His blogpost generated a firestorm of comments from readers sharing their own circumstances and reactions to sad occasions that were being inappropriately commemorated in a cheerful environment, such as the passing of beloved spouses and other family members, pets, and other difficult events. The writer received a swift apology from Facebook's product manager of that particular software app, and graciously responded with a followup post indicating that he didn't blame the Facebook programming team. Our senior is gratified that she is not alone in being jarred by unexpected images being shown in her name, and that Facebook's 'sensitivity' antenna has hopefully been tweaked.

For the most part, the albums posted by our friends have indeed reflected what was no doubt Facebook's original goal:  A commemoration of happy times. We revisited retirements, graduations and other achievements, additions of pets and babies to families, among other milestones and celebratory events. However, we'll also keep in our thoughts those of our friends for whom the past year may not have been as joyous, especially among our senior set.

In our Tech Q&A column linked here, we include a description of how you can either hide your unshared Facebook card, or make changes to the photo images and/or content to better express what you'd like to share. May your new year be filled with tranquility and good health.


Who Can We Touch This Holiday Season?

ALOHA FROM JENNIE: With Thanksgiving and the December holidays around the corner, we breathe a sigh of relief on making it through another year, enjoying the privilege of living in a beautiful state that is part of a powerful and relatively prosperous country, full of bountiful resources and independent citizens, with opportunities and freedoms not as readily available in the global landscape. 

As I reflect upon the people that I’ve interacted with over the past year, I see those of us who have just lost a loved one, some after a long illness, some unexpectedly, some tragically. This first set of holidays after the loss will be full of grief and memories of happier past times. Nothing can take away the pain, not really, but hopefully there can be some comfort through the strength of friends, family and/or clergy.



We see people who have had setbacks, who will need to deal with the disappointment of their children during the holidays, too young to understand why they are not in their foreclosed upon homes anymore. True, things could be worse, there are those who rent an apartment, or pay for a weekly room, or live in their cars, or a tent. I admire the fortitude of all those who are ‘making do’, as well as military families who can’t be with their loved ones during the holidays. No wonder the lower and middle class are the backbone of America.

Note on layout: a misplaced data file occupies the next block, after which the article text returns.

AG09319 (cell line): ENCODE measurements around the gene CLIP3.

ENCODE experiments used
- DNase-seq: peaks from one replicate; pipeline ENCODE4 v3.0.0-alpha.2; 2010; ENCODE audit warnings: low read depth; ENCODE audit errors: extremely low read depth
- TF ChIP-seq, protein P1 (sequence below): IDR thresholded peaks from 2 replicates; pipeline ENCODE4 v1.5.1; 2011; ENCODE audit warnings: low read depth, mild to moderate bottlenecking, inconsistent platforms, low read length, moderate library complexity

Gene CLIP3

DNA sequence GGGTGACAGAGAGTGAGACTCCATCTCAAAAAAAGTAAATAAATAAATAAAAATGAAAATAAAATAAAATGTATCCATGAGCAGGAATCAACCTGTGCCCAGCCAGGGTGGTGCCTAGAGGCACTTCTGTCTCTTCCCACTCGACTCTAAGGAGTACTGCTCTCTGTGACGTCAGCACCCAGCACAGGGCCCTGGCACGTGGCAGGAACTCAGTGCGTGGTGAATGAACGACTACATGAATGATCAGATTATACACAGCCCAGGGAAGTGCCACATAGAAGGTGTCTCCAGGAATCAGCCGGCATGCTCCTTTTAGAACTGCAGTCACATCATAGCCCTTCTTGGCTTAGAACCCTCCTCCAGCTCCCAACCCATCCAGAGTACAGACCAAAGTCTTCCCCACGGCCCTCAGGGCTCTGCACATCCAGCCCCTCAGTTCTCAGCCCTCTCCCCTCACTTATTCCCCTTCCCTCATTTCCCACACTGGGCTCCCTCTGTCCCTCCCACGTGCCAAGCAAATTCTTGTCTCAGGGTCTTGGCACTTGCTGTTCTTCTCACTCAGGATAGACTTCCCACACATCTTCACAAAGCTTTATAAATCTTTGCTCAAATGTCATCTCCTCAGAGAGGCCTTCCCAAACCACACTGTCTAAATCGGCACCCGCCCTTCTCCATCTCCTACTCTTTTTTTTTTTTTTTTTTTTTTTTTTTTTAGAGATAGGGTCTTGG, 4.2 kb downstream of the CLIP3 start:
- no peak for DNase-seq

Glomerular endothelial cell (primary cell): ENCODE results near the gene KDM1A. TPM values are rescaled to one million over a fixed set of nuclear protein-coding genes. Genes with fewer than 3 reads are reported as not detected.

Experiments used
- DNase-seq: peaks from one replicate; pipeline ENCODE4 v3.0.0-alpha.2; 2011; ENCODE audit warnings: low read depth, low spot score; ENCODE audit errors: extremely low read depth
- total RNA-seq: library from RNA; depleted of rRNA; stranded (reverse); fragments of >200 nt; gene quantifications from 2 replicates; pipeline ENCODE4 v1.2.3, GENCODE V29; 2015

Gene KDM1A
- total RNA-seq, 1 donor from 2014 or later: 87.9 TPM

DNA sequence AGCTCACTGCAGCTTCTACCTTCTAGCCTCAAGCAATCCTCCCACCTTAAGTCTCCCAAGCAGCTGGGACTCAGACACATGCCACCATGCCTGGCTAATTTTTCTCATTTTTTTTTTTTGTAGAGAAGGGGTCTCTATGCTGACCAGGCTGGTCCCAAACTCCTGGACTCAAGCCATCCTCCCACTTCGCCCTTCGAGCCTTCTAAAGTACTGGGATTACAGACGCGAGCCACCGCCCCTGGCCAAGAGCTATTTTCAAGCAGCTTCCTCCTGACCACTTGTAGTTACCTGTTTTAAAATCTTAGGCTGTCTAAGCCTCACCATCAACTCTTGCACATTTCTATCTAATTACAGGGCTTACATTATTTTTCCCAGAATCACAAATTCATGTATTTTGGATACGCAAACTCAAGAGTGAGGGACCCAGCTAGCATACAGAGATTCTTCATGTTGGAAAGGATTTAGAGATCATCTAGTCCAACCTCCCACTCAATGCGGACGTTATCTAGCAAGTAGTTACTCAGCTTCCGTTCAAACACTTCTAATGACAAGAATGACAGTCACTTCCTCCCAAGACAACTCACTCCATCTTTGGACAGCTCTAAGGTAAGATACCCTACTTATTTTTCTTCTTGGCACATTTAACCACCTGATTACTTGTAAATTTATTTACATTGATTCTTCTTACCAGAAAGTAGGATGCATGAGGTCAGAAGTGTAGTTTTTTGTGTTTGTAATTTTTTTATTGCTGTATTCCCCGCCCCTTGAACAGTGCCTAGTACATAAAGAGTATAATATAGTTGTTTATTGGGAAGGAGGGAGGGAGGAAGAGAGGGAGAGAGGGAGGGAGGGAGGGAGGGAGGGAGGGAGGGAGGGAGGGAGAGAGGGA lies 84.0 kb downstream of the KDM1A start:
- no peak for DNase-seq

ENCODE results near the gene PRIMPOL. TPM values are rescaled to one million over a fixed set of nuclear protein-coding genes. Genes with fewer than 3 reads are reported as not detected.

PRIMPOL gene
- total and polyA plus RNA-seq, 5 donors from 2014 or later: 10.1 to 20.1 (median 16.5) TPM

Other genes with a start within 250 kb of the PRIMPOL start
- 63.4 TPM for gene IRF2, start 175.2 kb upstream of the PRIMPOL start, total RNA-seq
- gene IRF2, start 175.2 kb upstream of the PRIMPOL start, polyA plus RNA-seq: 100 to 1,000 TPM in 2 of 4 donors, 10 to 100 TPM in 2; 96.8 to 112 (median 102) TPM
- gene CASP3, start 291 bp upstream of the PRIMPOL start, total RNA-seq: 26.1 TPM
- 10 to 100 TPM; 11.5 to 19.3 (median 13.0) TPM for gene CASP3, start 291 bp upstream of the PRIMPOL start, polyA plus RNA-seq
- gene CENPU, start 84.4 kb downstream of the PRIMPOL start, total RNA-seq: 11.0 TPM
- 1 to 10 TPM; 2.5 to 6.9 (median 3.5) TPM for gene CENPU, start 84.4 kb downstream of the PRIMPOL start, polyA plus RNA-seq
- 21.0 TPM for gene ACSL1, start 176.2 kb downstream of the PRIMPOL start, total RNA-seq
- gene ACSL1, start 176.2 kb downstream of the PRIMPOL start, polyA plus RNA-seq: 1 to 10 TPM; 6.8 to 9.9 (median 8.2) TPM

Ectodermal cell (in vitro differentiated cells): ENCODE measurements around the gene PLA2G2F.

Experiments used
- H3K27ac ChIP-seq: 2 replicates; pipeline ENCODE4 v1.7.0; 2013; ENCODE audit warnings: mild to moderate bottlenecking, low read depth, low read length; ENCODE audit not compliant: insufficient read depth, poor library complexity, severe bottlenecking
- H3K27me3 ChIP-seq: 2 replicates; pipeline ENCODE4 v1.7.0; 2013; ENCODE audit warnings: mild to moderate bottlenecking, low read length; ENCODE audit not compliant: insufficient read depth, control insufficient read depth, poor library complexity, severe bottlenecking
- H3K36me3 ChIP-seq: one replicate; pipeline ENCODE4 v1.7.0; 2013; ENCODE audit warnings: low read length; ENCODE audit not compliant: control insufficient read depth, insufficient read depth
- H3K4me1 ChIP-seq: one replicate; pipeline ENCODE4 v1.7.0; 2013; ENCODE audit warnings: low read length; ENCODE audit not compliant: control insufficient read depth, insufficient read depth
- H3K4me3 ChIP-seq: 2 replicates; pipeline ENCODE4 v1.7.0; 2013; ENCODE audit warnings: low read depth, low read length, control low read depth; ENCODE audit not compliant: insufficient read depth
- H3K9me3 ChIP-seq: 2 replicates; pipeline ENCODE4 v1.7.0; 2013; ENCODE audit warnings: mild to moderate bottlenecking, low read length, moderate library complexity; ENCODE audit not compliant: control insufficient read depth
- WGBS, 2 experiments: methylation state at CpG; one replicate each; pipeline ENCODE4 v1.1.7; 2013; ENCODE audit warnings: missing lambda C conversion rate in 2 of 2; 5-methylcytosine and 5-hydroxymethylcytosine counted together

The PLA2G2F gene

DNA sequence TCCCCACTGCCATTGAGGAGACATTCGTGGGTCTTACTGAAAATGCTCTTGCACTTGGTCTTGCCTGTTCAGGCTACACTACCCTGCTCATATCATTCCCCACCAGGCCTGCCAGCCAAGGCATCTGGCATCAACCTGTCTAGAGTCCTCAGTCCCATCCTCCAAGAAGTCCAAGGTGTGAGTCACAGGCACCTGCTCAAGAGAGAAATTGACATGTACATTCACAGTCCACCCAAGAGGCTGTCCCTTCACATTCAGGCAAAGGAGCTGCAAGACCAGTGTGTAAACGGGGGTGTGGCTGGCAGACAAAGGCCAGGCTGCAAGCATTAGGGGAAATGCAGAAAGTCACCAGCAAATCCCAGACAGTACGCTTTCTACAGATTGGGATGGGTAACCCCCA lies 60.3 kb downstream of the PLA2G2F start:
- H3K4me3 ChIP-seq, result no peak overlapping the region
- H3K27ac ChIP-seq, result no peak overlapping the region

Now and then, I see children of privilege, those who have never been without a roomful of presents under the holiday tree, who have had the best education that money can buy, and yet they’ve developed a strong sense of duty and compassion, and as adults join Doctors without Borders, or charitable foundations, not for the tax write-off or the lip service of being involved, but to sincerely better the lives of those less fortunate, because they actually see the need. There are so many who donate anonymously, or who set up private endowments, in addition to all of the public taxes that they pay. Hopefully, their voices and actions can motivate our leaders.

Finally, I see senior citizens grappling with the sadness of losing their circle of friends and family to old age and dealing with senior issues such as the high cost of medications, fixed incomes versus escalating expenses, their deteriorating physical ability and increasing aches and pains, and the loneliness of a world passing them by. Tasks and routines that were simple are now a struggle. Technology invades everything from telephones to market checkout lines. Everyone else is seemingly smarter and faster, doing everything with ease. The hustle and bustle of holidays are just additional hurdles, making the isolation and depression more pronounced.

And yet, I also see the resilience of the senior spirit. They didn’t get to where they are without a lot of trial and error, gumption, and crazy experiences. They’ve raised the children that are now out conquering the world, so to speak. Our fiercely independent seniors are the ones that help the housebound with grocery trips, and watch the children of a neighbor caught without a babysitter now and then.


They persevere with home upkeep and repairs, and walking and bathing their dogs, even though it would be just so much easier to stay in bed. They volunteer to write letters to deployed troops, despite arthritic fingers and dimming eyesight. These seniors who push on, often by themselves with little support, because things just need to get done, are the ones that make their generation the foundation of what we have today.

As the new year approaches, I wonder what the future holds, who will give up, who will soldier on, who will remember their roots as things get easier and better, who will try to make a difference, no matter how small. Our wish to you is that wherever you are in this walk of life, that there are moments of success in your personal struggles, along with contentment, comfort, and tranquility. Happy holidays.